Lower-Stratospheric Radiative Damping and Polar-Night Jet Oscillation Events
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The effect of stratospheric radiative damping time scales on stratospheric variability and on stratosphere–troposphere coupling is investigated in a simplified global circulation model by modifying the vertical profile of radiative damping in the stratosphere while holding it fixed in the troposphere. Perpetual-January conditions are imposed, with sinusoidal topography of zonal wavenumber 1 or 2. The depth and duration of the simulated sudden stratospheric warmings closely track the lower-stratospheric radiative time scales. Simulations with the most realistic profiles of radiative damping exhibit extended time-scale recoveries analogous to polar-night jet oscillation (PJO) events, which are observed to follow sufficiently deep stratospheric warmings. These events are characterized by weak lower-stratospheric winds and enhanced stability near the tropopause, which persist for up to 3 months following the initial warming. They are obtained with both wave-1 and wave-2 topography. Planetary-scale Eliassen–Palm (EP) fluxes entering the vortex are also suppressed, which is in agreement with observed PJO events. Consistent with previous studies, the tropospheric jets shift equatorward in response to the warmings. The duration of the shift is closely correlated with the period of enhanced stability. The magnitude of the shift in these runs, however, is sensitive only to the zonal wavenumber of the topography. Although the shift is sustained primarily by synoptic-scale eddies, the net effect of the topographic form drag and the planetary-scale fluxes is not negligible; they damp the surface wind response but enhance the vertical shear. The tropospheric response may also reduce the generation of planetary waves, further extending the stratospheric dynamical time scales.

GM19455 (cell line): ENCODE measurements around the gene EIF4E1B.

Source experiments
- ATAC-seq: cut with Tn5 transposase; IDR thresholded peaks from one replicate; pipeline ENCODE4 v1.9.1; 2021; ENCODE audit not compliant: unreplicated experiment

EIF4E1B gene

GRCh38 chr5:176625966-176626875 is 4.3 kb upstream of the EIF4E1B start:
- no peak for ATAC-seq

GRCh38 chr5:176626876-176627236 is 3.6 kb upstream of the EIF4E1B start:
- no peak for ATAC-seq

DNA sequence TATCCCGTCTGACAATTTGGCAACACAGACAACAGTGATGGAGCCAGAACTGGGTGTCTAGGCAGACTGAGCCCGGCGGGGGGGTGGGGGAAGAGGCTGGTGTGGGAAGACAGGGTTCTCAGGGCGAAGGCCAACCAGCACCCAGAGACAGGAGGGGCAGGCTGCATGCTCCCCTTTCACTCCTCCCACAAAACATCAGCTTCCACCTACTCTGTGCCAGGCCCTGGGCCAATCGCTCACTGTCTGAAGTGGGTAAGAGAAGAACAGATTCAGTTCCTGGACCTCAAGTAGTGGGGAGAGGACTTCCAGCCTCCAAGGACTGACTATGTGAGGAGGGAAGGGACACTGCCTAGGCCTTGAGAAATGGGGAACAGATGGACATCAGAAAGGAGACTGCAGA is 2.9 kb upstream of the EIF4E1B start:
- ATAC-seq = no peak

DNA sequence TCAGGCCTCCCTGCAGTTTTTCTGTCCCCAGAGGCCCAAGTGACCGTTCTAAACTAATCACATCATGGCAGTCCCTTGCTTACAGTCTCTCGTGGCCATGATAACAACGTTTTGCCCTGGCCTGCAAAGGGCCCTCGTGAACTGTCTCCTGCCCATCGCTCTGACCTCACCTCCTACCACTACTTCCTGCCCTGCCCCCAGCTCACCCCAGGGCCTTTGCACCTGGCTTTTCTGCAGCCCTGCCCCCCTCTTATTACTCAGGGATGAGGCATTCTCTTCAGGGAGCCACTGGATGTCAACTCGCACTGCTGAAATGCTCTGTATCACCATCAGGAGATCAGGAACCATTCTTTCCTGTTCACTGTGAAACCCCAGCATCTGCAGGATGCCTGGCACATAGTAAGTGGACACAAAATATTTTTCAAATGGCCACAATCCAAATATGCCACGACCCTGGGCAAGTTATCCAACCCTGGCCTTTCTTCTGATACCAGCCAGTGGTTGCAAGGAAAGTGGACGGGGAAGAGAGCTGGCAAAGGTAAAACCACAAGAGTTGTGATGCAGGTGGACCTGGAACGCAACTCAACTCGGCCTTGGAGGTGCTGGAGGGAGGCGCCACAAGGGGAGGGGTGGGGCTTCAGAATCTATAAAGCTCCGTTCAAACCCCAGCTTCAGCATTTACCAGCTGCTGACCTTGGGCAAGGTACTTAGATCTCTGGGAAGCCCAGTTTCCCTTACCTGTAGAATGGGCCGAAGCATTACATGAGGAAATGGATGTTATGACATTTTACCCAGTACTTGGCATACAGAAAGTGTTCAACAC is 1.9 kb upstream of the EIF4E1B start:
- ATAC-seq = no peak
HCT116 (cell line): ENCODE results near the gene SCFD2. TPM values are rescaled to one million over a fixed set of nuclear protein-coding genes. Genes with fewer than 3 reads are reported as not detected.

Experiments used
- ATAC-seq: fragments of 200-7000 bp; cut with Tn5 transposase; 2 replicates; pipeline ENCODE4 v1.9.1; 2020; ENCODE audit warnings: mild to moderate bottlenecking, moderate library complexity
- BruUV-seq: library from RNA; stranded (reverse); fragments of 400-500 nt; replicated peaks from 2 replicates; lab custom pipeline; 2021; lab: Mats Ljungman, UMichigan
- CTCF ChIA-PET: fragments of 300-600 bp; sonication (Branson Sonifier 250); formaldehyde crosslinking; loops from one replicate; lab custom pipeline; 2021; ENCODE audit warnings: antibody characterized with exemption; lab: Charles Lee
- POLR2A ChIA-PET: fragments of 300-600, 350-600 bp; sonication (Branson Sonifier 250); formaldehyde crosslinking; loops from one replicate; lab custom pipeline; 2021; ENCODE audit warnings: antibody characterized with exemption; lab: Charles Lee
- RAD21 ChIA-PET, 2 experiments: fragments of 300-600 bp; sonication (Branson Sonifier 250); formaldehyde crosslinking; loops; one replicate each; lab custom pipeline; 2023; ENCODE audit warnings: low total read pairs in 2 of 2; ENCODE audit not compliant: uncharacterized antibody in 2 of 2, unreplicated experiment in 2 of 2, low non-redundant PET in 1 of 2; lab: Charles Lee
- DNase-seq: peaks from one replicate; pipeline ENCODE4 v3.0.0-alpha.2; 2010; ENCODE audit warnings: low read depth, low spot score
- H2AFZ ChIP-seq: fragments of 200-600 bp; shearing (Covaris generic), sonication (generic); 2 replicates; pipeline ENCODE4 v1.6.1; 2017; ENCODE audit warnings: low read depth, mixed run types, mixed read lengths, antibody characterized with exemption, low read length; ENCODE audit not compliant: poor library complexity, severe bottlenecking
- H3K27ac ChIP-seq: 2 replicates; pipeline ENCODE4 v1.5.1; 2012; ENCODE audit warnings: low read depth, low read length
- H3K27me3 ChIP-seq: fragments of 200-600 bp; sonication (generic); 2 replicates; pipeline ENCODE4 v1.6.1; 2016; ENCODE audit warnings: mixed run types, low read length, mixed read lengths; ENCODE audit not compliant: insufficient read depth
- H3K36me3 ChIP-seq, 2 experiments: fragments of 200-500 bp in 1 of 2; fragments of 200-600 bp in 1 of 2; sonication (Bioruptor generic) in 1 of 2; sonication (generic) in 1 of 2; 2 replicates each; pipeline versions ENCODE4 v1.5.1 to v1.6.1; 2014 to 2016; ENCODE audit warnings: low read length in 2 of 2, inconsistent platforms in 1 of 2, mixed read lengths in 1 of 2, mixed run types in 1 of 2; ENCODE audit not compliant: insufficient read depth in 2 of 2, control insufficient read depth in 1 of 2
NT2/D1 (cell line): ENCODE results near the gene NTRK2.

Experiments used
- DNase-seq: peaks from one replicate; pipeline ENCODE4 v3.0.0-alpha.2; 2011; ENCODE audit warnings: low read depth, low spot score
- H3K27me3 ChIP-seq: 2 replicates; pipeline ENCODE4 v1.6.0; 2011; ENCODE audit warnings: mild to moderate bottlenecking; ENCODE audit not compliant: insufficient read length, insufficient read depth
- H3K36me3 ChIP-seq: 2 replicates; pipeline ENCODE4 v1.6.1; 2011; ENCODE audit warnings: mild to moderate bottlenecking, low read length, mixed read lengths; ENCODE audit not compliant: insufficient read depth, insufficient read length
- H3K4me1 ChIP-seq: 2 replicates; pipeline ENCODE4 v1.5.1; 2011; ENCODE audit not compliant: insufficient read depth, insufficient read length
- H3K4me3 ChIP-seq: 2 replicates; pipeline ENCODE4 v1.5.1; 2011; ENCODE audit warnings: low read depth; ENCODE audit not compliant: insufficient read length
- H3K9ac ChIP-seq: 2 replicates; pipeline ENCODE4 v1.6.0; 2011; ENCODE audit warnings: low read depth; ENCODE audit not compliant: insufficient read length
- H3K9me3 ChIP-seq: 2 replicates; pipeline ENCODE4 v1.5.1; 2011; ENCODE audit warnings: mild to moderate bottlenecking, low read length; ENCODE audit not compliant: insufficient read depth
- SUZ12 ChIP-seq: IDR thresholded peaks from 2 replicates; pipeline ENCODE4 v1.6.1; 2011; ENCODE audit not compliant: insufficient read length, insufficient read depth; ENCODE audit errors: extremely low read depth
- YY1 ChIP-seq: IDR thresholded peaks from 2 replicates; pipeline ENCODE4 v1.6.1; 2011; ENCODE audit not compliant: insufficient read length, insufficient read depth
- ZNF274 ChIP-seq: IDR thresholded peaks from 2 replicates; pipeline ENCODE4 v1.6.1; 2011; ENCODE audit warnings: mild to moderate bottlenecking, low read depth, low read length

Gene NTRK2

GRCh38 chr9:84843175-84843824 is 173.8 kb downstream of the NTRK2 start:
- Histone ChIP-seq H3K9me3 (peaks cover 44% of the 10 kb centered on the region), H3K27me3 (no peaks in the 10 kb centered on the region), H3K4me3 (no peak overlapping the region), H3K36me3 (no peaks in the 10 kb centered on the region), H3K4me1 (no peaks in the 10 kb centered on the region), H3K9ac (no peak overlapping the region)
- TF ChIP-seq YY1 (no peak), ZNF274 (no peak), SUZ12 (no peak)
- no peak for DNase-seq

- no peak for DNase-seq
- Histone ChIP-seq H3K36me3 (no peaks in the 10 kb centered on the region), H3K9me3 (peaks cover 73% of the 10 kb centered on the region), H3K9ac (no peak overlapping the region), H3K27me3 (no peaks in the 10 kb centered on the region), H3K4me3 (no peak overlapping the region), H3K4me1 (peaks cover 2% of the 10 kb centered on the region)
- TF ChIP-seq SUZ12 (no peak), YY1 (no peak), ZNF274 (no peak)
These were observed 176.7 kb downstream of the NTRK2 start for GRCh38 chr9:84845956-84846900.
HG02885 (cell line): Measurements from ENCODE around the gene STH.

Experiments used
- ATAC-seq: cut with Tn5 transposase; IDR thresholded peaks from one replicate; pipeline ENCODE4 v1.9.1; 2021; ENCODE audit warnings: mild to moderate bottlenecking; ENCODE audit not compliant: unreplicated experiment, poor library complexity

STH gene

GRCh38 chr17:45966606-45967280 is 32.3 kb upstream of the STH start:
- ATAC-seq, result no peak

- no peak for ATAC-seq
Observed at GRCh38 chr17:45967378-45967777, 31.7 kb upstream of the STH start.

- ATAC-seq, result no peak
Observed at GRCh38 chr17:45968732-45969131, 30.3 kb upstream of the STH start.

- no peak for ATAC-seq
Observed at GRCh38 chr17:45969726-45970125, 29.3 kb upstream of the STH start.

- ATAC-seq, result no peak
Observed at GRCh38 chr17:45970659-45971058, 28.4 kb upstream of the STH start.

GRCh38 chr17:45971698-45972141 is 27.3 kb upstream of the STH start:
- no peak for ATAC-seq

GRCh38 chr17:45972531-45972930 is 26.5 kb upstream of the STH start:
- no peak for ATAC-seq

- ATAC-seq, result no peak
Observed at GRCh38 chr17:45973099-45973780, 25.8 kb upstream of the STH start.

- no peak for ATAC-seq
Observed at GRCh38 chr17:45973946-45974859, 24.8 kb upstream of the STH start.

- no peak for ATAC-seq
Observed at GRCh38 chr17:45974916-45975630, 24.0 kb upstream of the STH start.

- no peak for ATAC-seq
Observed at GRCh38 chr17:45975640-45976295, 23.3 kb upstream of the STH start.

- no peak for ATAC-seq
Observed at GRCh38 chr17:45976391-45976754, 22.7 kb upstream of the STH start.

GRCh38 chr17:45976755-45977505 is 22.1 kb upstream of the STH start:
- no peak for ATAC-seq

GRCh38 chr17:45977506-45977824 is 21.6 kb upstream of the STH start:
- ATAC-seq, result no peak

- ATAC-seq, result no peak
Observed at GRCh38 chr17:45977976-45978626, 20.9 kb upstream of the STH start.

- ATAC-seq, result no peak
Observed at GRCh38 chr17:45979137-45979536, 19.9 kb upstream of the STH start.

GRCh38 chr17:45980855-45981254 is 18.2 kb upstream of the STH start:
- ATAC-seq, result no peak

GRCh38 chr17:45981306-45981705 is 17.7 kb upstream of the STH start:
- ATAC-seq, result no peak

- Journal of the Atmospheric Sciences
Journal of the Atmospheric Sciences 70(5), 1391-1408, 2013-05
American Meteorological Society